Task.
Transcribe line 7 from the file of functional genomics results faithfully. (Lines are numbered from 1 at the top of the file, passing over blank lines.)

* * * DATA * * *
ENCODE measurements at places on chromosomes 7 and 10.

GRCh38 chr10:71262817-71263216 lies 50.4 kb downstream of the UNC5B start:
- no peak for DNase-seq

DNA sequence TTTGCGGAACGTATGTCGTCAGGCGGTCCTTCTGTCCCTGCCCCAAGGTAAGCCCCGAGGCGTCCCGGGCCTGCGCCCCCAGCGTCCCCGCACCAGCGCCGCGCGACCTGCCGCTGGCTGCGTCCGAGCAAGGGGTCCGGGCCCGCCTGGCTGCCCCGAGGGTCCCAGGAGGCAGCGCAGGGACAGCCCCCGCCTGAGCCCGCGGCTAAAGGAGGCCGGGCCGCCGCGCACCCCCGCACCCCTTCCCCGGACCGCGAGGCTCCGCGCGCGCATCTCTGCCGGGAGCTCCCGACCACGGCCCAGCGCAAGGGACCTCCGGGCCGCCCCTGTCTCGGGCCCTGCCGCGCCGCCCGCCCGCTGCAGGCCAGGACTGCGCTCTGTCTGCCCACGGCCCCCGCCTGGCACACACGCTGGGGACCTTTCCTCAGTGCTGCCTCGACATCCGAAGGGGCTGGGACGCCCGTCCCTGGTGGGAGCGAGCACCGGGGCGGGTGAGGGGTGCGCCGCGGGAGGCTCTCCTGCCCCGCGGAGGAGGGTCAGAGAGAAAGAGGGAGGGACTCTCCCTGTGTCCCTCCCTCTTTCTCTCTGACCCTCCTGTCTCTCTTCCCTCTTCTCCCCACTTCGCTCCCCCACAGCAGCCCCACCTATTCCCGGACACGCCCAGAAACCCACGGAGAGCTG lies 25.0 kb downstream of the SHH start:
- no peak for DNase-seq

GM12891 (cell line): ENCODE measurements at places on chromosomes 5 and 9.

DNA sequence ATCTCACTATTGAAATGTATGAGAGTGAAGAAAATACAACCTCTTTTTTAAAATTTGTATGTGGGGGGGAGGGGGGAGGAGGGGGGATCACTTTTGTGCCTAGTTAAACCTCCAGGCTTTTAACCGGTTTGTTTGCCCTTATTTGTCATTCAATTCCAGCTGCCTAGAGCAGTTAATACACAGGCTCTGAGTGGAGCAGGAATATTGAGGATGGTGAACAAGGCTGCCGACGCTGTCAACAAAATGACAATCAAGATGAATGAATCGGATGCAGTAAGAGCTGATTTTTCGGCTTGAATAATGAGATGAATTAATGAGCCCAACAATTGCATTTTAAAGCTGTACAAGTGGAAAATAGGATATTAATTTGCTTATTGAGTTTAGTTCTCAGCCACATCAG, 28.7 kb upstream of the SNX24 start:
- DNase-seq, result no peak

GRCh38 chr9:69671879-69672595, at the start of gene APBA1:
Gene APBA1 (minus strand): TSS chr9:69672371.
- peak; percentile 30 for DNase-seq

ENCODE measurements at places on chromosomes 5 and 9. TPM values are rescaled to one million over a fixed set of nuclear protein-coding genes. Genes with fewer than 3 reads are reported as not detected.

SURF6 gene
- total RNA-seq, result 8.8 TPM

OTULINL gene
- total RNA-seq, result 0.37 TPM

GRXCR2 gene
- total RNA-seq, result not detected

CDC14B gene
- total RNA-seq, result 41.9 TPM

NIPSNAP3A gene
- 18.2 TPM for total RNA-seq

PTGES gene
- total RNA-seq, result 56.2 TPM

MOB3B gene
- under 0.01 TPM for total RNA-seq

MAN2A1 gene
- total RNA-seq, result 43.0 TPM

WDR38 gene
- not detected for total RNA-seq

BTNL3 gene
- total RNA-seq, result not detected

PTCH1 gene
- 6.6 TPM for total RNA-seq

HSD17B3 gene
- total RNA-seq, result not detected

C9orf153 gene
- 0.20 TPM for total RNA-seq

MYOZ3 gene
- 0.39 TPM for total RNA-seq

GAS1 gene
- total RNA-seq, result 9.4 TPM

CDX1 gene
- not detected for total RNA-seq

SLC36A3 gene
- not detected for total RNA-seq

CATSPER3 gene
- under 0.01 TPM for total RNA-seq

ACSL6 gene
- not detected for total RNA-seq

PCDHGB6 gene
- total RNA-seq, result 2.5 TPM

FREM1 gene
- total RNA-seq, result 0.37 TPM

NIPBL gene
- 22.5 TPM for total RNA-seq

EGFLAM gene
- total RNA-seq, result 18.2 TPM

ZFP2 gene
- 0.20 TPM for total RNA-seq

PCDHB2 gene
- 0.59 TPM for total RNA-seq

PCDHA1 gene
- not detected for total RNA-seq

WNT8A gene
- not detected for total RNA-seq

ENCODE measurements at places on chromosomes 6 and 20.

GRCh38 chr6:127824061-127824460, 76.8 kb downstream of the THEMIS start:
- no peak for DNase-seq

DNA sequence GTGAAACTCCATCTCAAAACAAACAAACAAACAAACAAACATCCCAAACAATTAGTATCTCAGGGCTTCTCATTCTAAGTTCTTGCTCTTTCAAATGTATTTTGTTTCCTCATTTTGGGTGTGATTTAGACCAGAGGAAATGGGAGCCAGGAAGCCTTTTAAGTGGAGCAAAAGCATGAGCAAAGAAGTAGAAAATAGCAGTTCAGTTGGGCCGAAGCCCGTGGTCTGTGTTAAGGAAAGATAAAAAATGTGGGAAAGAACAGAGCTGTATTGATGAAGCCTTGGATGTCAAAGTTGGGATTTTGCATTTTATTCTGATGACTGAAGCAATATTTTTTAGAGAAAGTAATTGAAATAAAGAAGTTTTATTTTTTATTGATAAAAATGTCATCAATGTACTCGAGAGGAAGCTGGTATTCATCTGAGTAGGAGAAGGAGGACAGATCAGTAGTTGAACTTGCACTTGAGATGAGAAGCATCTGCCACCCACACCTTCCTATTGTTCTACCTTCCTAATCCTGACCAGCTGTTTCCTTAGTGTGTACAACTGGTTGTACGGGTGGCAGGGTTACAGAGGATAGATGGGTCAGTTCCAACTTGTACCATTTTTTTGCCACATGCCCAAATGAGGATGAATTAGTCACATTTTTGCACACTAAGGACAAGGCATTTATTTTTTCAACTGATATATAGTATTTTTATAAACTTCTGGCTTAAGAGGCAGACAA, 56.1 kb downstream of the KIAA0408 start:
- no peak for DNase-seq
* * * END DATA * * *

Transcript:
DNA sequence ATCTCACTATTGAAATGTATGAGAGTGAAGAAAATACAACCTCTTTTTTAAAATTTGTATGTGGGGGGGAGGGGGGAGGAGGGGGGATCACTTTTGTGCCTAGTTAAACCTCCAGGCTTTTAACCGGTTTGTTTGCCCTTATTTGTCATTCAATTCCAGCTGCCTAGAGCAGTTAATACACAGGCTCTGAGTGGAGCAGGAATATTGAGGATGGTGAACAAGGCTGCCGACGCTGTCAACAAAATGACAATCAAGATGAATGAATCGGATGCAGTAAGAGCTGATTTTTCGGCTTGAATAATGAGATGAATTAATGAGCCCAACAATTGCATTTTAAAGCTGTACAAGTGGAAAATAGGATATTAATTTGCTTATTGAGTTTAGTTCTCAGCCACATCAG, 28.7 kb upstream of the SNX24 start: